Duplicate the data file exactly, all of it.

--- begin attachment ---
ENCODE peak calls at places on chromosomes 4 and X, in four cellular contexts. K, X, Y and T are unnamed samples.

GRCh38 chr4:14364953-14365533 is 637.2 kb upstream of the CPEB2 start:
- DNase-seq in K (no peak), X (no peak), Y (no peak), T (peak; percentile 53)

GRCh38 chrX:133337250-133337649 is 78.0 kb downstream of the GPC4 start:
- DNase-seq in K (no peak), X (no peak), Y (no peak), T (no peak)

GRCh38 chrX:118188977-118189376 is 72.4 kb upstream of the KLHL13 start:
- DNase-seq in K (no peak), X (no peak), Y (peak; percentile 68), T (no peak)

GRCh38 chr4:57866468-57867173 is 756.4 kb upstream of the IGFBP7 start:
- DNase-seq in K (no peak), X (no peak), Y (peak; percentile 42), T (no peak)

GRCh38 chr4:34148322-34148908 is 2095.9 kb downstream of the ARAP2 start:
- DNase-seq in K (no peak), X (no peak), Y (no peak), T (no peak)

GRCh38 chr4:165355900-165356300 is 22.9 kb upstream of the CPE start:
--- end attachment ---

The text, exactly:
ENCODE peak calls at places on chromosomes 4 and X, in four cellular contexts. K, X, Y and T are unnamed samples.

GRCh38 chr4:14364953-14365533 is 637.2 kb upstream of the CPEB2 start:
- DNase-seq in K (no peak), X (no peak), Y (no peak), T (peak; percentile 53)

GRCh38 chrX:133337250-133337649 is 78.0 kb downstream of the GPC4 start:
- DNase-seq in K (no peak), X (no peak), Y (no peak), T (no peak)

GRCh38 chrX:118188977-118189376 is 72.4 kb upstream of the KLHL13 start:
- DNase-seq in K (no peak), X (no peak), Y (peak; percentile 68), T (no peak)

GRCh38 chr4:57866468-57867173 is 756.4 kb upstream of the IGFBP7 start:
- DNase-seq in K (no peak), X (no peak), Y (peak; percentile 42), T (no peak)

GRCh38 chr4:34148322-34148908 is 2095.9 kb downstream of the ARAP2 start:
- DNase-seq in K (no peak), X (no peak), Y (no peak), T (no peak)

GRCh38 chr4:165355900-165356300 is 22.9 kb upstream of the CPE start: